Farm advice: Know you soil

Farm advice: Know you soil

The foundation of effective irrigation management is understanding our soils, says IrrigationNZ's Stephan McNally

At IrrigationNZ, we recognise the pivotal aspect of soil knowledge in freshwater management, particularly in irrigation system design and management best practices.

Many farmers and growers excel in understanding their land and its nuances, their crops, animals, market forces, and year-on-year climate extremes, yet the focus on things happening well below the soil surface can remain overlooked.

Beyond cursory digs into the topsoil, taking time to observe changes in soil colour, composition, and layers (soil horizons) in a deeper dig can offer valuable insights into structure, texture, and water retention capacities.

Soil characteristics differ widely across New Zealand. The origins and ages of these soils vary greatly even within districts and paddocks, extending deep beyond the surface layer you might know well. Root zones can influence water-holding capacity and productivity to depths of more than 80cm, needing a comprehensive understanding of soil composition and structure. It’s more than just the top 20cm.

The soil’s water-holding capacity and fertility are influenced by a combination of factors, including texture (the ratio of sand, silt, and clay), pore spaces for water and air, organic matter content, and nutrient retention capability.

These factors directly affect irrigation scheduling, with excessive water application leading to drainage and nutrient loss and too rapid application causing runoff and sediment mobilisation.

Good practice irrigation design and management takes into account an understanding of the soils’ ability to infiltrate and hold water to avoid inefficient water use and maximise the benefit from expensive nutrients.

Have you and your irrigation operational staff examined the soil just to understand texture, structure, and layers? It’s essential to pay attention to the less visible but important foundation of our agricultural endeavours.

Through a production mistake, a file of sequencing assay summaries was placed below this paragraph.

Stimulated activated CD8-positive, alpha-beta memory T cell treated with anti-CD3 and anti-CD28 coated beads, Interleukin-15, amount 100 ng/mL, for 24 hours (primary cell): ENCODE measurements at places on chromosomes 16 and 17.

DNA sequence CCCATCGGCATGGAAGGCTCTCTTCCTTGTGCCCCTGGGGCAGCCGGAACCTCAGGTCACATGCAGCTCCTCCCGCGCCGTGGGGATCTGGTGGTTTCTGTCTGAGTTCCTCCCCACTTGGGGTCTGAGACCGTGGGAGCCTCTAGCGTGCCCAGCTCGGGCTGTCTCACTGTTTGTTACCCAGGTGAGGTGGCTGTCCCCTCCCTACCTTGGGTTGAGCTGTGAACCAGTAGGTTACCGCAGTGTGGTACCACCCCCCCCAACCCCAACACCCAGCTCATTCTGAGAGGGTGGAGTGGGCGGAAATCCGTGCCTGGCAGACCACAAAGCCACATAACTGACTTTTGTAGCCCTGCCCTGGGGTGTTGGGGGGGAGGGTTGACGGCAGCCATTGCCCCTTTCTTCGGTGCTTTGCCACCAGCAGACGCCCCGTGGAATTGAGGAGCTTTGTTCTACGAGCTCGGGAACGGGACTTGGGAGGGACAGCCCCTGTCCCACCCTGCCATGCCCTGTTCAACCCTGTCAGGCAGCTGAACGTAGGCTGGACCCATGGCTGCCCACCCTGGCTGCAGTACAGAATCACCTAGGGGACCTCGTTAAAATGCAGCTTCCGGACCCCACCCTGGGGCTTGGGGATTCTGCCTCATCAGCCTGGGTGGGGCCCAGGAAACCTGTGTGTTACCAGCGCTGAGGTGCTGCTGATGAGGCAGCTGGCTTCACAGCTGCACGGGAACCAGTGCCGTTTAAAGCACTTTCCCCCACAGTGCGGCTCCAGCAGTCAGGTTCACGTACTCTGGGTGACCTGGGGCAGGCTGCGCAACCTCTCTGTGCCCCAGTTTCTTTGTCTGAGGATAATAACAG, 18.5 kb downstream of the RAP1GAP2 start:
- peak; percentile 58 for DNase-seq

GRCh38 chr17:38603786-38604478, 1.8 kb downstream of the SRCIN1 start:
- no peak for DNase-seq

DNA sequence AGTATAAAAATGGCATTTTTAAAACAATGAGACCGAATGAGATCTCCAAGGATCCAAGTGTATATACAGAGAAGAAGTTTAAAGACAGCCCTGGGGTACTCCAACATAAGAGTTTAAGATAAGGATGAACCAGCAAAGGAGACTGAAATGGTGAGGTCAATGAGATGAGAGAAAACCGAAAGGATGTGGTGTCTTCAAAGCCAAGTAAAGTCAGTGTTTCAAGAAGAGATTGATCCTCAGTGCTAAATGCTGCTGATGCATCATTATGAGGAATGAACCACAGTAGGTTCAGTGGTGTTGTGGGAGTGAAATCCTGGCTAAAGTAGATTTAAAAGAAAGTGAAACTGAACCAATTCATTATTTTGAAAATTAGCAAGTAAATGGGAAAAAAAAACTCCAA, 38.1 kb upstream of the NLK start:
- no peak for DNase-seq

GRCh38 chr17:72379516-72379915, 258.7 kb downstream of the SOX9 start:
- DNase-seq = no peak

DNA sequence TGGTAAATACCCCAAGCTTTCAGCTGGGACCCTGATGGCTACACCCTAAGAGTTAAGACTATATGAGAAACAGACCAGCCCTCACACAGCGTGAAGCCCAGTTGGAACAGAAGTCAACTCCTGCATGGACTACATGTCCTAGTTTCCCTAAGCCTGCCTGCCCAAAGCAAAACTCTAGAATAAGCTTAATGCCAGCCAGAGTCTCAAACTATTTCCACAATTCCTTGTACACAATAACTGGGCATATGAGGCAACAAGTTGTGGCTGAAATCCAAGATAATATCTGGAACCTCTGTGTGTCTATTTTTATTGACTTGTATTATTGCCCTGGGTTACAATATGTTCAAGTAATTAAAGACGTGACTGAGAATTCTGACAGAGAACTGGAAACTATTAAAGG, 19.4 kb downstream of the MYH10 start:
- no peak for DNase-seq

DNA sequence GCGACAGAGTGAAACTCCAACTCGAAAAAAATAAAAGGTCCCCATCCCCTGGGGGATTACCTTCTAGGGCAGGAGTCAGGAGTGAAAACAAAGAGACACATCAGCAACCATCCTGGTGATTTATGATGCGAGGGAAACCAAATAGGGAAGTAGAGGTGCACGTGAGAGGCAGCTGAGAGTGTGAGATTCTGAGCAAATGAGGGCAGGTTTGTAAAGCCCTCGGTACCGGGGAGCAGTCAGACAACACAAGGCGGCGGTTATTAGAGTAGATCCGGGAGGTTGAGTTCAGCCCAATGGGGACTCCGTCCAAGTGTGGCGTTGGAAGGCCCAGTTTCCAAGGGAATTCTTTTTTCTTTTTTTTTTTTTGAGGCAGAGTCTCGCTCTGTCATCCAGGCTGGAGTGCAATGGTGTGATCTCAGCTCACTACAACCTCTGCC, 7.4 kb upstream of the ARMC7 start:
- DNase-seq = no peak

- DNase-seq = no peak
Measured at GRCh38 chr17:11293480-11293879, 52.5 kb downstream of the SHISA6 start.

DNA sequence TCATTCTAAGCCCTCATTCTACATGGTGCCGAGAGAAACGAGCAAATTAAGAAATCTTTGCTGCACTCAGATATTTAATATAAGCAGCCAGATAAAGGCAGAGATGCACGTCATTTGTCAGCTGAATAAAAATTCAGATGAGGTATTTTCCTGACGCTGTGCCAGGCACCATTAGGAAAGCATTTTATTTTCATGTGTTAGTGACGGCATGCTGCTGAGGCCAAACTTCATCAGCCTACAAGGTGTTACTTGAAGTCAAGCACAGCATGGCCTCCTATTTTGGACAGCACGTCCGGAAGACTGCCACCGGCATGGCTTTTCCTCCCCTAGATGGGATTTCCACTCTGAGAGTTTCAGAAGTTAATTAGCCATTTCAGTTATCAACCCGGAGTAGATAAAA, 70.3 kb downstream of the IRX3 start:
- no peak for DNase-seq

Understanding soil dynamics, such as water-holding capacity, infiltration rates, and permeability enables customised irrigation plans, maximising plant water and nutrient uptake while reducing environmental harm. Enhanced soil knowledge empowers stakeholders to make sustainable water management decisions.

The foundation of effective irrigation management is understanding our soils.

As we face weather changes and water scarcity, it’s crucial to delve into soil characteristics. By doing so, we can boost agricultural productivity, conserve water, and reduce environmental risks, leading to a more resilient and sustainable agricultural sector. Let’s dig deeper and unlock the potential beneath our feet.

IrrigationNZ is a national membership organisation that looks after the interests of irrigating farmers, growers, and the industry professionals who service them.

We actively engage with our members and other stakeholders in the delivery of irrigation best practices and helping shape freshwater policy.

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